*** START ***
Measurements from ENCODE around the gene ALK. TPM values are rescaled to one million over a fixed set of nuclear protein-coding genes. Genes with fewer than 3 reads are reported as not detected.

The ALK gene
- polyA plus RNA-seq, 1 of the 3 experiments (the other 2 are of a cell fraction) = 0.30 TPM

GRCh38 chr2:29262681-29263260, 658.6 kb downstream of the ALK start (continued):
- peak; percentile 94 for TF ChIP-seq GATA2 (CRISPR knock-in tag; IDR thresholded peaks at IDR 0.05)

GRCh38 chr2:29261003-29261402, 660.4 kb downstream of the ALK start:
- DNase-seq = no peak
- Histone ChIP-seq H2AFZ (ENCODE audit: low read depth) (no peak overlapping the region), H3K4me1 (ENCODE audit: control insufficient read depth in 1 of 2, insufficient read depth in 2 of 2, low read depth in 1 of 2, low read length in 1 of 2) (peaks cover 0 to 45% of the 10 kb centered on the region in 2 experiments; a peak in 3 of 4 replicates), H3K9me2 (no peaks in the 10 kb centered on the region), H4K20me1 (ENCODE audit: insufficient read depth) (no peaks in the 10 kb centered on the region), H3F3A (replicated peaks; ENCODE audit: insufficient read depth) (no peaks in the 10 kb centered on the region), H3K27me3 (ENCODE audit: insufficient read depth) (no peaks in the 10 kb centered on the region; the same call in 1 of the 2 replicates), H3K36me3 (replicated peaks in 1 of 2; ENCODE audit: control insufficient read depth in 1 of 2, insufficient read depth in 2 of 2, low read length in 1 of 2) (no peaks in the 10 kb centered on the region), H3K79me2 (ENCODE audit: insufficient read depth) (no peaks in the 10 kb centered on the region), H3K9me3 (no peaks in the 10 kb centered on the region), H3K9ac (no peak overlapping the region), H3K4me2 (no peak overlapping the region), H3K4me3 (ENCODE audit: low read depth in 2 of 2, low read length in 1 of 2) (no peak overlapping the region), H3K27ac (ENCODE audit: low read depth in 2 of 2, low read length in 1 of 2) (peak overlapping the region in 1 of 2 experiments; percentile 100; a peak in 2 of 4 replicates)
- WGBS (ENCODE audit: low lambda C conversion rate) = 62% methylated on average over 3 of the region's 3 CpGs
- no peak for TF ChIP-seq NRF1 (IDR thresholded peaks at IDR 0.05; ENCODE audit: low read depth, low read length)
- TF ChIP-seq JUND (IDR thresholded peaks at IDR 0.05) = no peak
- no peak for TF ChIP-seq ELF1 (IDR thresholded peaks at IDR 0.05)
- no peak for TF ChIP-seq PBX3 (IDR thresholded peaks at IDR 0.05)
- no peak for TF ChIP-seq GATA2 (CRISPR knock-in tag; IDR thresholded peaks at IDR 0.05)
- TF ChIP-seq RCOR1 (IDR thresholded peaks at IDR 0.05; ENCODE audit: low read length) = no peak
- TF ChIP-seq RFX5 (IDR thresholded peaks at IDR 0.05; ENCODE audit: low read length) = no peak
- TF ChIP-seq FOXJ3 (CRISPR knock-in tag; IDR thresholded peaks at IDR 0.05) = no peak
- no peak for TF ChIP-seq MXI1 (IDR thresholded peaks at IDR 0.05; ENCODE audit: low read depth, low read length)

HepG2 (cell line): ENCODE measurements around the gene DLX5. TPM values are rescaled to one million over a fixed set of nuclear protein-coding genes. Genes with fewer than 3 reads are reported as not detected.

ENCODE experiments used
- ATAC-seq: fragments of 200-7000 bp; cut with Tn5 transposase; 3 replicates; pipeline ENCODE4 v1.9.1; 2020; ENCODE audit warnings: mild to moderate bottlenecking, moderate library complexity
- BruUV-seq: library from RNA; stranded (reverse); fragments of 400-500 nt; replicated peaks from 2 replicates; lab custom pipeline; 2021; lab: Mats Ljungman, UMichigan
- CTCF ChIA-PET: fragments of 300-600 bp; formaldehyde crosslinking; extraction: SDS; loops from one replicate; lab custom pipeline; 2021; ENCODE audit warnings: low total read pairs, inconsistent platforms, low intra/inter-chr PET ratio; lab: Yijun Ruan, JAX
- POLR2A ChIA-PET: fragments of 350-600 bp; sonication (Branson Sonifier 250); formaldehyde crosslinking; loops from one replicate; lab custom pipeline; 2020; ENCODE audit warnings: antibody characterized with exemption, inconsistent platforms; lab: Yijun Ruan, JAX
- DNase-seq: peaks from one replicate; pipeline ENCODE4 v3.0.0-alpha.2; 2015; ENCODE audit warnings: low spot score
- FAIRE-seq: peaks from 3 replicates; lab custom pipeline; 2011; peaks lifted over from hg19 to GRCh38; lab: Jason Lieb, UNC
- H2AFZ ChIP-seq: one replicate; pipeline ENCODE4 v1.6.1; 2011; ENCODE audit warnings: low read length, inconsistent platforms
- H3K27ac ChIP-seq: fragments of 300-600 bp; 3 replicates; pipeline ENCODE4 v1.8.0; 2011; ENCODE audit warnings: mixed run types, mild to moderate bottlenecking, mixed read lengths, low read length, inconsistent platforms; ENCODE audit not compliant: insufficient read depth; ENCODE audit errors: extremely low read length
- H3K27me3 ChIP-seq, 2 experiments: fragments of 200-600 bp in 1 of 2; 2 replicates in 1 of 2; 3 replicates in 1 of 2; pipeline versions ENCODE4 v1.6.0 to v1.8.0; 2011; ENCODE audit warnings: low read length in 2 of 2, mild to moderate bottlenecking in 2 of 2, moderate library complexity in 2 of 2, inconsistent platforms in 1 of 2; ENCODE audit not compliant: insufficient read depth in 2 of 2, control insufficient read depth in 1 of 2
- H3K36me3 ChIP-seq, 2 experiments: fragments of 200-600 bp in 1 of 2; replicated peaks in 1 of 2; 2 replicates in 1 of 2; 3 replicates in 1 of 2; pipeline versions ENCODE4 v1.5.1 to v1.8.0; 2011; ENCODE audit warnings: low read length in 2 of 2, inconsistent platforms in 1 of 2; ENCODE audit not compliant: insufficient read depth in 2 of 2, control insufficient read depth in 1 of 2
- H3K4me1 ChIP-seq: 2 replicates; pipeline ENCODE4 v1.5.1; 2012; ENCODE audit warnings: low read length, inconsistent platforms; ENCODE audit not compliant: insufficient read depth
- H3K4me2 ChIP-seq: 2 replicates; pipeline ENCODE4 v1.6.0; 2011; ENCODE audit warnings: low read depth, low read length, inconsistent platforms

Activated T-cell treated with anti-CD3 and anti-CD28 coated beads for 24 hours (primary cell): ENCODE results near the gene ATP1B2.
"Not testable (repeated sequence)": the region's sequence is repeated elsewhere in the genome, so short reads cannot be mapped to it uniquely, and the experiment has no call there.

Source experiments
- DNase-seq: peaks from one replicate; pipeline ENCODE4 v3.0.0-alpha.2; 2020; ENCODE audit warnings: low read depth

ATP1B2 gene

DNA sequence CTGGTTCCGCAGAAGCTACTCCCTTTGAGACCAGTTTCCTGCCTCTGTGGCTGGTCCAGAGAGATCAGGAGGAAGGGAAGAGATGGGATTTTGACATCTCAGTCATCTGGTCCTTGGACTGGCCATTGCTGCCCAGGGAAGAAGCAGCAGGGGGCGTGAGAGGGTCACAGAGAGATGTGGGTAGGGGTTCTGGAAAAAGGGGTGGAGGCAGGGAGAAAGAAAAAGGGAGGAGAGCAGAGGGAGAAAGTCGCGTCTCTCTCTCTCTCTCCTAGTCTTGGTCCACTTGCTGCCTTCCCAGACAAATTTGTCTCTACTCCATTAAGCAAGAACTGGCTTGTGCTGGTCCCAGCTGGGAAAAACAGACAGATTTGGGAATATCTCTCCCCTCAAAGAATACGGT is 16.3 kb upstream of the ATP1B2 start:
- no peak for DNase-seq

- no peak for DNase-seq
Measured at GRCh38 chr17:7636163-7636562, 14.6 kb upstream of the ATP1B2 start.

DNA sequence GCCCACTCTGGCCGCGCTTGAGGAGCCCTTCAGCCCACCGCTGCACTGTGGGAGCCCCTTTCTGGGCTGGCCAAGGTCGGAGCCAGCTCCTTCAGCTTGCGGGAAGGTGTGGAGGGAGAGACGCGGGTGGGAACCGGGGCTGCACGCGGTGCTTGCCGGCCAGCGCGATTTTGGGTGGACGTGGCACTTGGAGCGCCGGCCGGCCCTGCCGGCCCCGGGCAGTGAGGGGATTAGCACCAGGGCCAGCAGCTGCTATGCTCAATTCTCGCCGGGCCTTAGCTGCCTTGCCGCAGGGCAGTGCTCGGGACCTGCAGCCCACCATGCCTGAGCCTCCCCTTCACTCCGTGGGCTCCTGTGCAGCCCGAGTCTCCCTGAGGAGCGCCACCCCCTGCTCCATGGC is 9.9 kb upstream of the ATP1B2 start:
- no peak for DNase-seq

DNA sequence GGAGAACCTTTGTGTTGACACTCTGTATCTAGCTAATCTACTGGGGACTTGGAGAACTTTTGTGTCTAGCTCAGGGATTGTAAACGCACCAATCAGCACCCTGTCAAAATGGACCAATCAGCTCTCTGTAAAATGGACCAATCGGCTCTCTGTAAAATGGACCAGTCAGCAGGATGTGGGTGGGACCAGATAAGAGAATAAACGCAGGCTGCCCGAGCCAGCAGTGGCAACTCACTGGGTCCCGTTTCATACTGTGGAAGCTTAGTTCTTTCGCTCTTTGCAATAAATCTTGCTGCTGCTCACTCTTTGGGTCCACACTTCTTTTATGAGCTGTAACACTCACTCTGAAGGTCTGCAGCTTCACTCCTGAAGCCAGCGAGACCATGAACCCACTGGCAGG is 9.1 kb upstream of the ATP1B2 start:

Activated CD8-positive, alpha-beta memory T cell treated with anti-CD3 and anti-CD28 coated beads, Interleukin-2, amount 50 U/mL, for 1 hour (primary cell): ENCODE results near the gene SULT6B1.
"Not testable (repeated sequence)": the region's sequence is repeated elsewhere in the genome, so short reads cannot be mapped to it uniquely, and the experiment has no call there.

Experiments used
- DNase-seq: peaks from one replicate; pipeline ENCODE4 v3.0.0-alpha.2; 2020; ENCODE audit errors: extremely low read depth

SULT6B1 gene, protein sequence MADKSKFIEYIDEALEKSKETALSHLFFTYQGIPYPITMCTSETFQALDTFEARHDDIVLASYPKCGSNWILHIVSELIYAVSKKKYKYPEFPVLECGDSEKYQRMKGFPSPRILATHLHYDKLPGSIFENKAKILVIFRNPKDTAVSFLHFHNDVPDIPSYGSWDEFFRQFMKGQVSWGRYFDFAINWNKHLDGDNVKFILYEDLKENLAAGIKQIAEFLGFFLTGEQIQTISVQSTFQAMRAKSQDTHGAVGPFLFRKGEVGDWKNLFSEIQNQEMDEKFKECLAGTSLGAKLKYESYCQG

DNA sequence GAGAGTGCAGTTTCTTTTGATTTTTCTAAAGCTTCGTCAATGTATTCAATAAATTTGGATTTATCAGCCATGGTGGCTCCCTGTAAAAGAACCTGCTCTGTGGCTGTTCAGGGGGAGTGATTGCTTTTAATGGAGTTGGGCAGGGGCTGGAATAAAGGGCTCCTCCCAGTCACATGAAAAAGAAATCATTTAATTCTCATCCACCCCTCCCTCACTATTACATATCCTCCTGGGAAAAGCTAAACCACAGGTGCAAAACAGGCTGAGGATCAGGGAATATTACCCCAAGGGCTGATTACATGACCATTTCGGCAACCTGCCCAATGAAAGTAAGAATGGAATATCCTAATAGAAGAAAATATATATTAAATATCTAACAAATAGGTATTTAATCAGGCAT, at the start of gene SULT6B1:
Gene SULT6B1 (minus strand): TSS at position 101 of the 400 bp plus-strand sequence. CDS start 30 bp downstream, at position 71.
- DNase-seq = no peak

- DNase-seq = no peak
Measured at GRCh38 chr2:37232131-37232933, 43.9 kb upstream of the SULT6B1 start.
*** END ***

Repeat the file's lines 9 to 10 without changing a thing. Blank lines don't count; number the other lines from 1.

- WGBS (ENCODE audit: low lambda C conversion rate) = 62% methylated on average over 3 of the region's 3 CpGs
- no peak for TF ChIP-seq NRF1 (IDR thresholded peaks at IDR 0.05; ENCODE audit: low read depth, low read length)